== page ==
Treasure Islands and Global Tax Dodgers
Beacon Press Authors on Earth Day

Some Tax Day Advice: Use Your Tax Refund for a New You

Laurie Essig teaches at Middlebury College and is the author of American Plastic: Boob Jobs, Credit Cards and Our Quest for Perfection. Essig writes for the Chronicle of Higher Education's Brainstorm Blog.

EssigThe average federal tax rebate this year is around $3000. By now we all understand that there is no point investing that money in the national casino known as Wall Street. You could be fiscally responsible adults and take that money to pay off some debt, but that would counter the brilliant economic recovery policy first coined by George Dubbya after the 9/11 attacks: go shopping.

But shopping for what? How about taking the $3000 to spruce up the kitchen or go on a nice vacation? Not a bad idea. But perhaps an even better one is to invest in the most important thing of all: a new, more perfect you. In other words, maybe you should spend that tax rebate on some cosmetic surgery or at least some Botox?

As Joan Kron, a senior editor at Allure magazine told me when I was researching my book, American Plastic: Boob Jobs, Credit Cards and Our Quest for Perfection

No one says you shouldn’t go to college because you don’t want to improve your intelligence. What’s the difference between a facelift and college? People know they’ll keep their jobs if they make themselves look better.

Of course, $3000 doesn’t go very far in the world of plastic beauty. According to the American Society of Plastic Surgeons, breast implants, the most popular procedure for women, will cost you about $6500. A tummy tuck $8722. And a facelift a whopping $11,471.

Now you could do what many Americans already do and use that tax rebate to travel somewhere cheaper, warmer, and more willing to give you some lipo for a few thousand bucks. I’ve interviewed cosmetic surgeons from the Dominican Republic and Mexico who say their cosmetic surgery tourism business is busiest right after tax rebates arrive in the U.S. But there are obvious dangers to traveling outside the country for major surgery, like having complications later on that no US surgeon is willing to treat for fear of liability. Also, in terms of the Dubbyean economic policy of saving the US economy through consumption, it only works if we consume within our borders.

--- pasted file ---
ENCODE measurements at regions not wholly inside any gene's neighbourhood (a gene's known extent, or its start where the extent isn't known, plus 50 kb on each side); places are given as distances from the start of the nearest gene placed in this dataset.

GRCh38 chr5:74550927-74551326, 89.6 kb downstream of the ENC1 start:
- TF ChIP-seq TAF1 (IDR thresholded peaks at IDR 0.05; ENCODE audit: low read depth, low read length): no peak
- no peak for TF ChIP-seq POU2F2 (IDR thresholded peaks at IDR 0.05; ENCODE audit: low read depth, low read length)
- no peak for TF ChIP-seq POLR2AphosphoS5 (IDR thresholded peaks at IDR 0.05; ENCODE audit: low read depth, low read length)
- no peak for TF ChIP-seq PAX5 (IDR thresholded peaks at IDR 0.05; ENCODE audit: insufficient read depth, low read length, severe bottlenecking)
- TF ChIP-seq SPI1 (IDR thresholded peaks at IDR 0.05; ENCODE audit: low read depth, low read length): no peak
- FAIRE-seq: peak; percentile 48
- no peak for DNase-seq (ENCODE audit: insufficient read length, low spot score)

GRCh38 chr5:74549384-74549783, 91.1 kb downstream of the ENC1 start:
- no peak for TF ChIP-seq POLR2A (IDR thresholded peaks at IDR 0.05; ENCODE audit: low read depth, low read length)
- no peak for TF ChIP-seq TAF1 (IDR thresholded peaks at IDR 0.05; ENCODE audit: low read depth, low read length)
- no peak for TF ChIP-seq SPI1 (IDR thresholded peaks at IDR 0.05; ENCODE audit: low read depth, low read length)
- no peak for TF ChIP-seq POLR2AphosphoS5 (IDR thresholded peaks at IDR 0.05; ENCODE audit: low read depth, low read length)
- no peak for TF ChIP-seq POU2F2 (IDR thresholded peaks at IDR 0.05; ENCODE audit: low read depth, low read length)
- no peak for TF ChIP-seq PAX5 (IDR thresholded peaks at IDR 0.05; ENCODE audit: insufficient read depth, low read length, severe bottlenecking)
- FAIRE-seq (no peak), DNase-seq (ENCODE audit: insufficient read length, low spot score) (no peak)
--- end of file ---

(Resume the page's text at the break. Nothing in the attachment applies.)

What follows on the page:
Probably the best answer is to do what nearly 85% of cosmetic surgery patients do: put your plastic surgery on plastic money. That’s right. Charge it. With $3000 down, you probably qualify through one of the medical credit loan sharks, uh, I mean companies, for the “low” rate of about 14%. Of course if you don’t want to put that $3000 down, expect to pay about 30% interest. Plus any fees and fines if you miss a payment.

In other words, cosmetic surgery is the subprime mortgage industry of the body. Banks, having learned long ago that the best way to make money is by charging high interest rates and fees (a process known by as “financialization”) figured out that they could lend Americans money for a more perfect body, charge them an arm and a leg, and make some serious profit. Care Credit, a division of General Electric, is the largest medical credit company. According to Barron’s, GE’s health care division has the opportunity for double-digit earnings growth.

Care Credit is happy to lend money for cosmetic surgery, not to the rich and famous, but to average Americans. That’s why over 70% of those getting cosmetic surgery earn less than $60,000 a year. It’s also why Care Credit is under investigation in the state of New York for “predatory lending practices.”

Of course if there’s one thing we now understand, it is that debt will make us poorer even as the corporations that lend us money much wealthier. And although we would all look more “perfect” with those new boobs, we won’t be able to do anything but work to try to keep up with the interest payments. So perhaps the real answer of what to do with our tax rebates is to invest in the seemingly recession-proof industry of plastic beauty and the American search for bodily perfection. After all, if we can’t look perfect, we can at least exploit the desire to do so for our own gain. And in this way make the roulette wheel that is Big Finance and Big Beauty go round.